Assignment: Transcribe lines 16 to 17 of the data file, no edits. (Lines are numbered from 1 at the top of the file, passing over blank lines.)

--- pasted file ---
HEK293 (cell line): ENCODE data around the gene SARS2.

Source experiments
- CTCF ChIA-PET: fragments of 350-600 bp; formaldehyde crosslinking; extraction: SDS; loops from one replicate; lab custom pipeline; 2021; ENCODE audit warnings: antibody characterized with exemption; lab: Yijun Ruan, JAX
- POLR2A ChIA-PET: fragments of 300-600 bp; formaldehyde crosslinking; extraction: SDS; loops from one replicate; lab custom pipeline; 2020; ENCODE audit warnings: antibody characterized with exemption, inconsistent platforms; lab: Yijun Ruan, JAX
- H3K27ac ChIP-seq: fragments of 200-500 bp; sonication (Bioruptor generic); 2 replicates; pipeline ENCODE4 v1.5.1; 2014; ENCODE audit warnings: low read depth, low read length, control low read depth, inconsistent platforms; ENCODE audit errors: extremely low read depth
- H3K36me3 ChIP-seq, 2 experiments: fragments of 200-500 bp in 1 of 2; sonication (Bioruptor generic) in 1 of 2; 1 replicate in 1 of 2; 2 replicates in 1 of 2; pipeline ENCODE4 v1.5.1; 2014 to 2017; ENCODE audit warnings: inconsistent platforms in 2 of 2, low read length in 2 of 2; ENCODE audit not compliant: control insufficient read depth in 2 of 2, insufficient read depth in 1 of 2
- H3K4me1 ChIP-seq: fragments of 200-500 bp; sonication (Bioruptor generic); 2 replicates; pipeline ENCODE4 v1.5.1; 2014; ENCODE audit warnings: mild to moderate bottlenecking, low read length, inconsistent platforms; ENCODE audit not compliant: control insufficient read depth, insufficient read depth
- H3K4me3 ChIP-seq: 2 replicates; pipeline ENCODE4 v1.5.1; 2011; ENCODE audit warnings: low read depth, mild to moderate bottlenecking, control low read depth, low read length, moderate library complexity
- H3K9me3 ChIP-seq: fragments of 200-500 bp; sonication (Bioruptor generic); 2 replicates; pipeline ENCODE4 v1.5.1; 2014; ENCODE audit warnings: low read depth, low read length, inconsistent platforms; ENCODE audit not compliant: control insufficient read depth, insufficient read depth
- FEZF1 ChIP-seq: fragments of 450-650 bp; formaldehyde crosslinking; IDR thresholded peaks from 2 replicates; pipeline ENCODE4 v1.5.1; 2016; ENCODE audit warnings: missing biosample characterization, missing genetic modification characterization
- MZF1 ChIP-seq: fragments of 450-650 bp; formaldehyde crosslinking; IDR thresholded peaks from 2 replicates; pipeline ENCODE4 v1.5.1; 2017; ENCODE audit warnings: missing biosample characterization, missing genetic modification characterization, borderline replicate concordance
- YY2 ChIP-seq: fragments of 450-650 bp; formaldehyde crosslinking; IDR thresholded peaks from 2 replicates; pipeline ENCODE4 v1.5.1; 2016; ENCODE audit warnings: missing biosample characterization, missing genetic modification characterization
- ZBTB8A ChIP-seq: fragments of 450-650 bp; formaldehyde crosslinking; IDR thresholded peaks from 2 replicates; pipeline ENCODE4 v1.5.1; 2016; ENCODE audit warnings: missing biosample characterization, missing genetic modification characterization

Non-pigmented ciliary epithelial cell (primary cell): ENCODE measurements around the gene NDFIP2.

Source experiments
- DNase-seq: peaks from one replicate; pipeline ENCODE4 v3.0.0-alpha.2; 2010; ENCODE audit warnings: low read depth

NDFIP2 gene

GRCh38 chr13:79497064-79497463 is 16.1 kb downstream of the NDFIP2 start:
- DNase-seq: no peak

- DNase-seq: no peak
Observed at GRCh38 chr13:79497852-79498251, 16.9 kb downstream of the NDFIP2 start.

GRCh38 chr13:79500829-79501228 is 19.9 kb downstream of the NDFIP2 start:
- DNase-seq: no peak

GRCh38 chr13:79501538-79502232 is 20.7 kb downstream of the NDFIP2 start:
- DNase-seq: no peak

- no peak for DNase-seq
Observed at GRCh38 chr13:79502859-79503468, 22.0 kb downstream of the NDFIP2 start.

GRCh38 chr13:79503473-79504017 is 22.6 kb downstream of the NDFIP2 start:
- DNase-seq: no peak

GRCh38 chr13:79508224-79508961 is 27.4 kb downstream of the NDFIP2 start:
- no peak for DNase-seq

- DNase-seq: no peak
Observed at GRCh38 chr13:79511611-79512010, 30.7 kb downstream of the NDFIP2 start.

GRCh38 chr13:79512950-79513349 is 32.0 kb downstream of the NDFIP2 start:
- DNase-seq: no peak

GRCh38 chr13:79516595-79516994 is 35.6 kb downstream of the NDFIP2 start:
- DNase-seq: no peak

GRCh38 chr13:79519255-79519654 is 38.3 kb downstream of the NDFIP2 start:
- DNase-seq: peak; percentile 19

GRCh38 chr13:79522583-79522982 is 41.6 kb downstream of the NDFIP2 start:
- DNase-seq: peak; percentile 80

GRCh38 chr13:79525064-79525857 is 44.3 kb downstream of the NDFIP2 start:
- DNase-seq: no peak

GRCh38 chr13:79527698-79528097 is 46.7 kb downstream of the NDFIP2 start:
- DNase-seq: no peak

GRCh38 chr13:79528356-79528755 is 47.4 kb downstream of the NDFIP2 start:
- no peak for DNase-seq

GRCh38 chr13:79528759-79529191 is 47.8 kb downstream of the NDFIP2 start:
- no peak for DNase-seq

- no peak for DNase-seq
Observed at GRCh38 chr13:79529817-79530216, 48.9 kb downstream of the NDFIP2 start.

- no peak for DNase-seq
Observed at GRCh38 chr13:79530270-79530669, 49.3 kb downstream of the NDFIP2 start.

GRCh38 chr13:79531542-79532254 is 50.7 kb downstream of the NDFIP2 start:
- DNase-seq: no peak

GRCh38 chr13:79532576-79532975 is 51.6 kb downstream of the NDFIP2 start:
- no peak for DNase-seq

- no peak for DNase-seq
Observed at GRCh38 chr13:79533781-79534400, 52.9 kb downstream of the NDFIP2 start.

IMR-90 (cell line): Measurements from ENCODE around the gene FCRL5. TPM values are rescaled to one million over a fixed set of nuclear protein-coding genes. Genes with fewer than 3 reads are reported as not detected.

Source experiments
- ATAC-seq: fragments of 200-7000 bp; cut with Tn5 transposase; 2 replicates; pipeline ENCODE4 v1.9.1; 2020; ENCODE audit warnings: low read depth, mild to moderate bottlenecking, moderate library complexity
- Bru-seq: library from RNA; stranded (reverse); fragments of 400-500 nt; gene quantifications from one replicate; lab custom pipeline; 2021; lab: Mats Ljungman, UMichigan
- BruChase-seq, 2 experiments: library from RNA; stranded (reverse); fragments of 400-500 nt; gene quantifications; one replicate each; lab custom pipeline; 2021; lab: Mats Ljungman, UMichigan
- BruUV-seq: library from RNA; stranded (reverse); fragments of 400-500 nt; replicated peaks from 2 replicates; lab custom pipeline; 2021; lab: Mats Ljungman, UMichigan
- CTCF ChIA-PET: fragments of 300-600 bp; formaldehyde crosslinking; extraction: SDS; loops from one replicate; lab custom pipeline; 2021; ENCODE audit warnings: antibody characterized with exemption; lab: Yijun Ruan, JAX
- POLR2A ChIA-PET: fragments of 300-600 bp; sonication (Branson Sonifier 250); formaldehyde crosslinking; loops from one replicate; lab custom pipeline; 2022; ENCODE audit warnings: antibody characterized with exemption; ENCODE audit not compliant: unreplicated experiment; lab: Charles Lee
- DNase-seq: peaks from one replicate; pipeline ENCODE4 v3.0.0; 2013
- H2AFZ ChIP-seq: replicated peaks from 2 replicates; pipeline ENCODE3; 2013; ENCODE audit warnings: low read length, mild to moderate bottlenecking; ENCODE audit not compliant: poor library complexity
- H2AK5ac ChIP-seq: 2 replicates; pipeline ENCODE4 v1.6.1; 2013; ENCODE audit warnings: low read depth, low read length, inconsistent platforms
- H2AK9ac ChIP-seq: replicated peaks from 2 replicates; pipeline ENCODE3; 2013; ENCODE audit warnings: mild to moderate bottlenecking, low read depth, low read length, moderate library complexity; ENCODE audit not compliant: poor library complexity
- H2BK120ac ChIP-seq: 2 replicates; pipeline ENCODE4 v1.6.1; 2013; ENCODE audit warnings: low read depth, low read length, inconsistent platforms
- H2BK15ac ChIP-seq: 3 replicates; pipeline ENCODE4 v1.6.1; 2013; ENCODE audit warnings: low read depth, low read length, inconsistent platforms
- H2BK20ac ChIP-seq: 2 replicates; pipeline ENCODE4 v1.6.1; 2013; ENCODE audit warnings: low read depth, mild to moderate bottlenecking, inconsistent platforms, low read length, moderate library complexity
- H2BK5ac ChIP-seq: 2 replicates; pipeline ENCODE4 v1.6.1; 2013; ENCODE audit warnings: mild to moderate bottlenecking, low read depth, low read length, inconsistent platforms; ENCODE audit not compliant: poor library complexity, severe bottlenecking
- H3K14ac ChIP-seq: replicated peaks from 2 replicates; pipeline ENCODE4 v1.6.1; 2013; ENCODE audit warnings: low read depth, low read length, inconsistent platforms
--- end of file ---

- DNase-seq: peaks from one replicate; pipeline ENCODE4 v3.0.0-alpha.2; 2010; ENCODE audit warnings: low read depth

NDFIP2 gene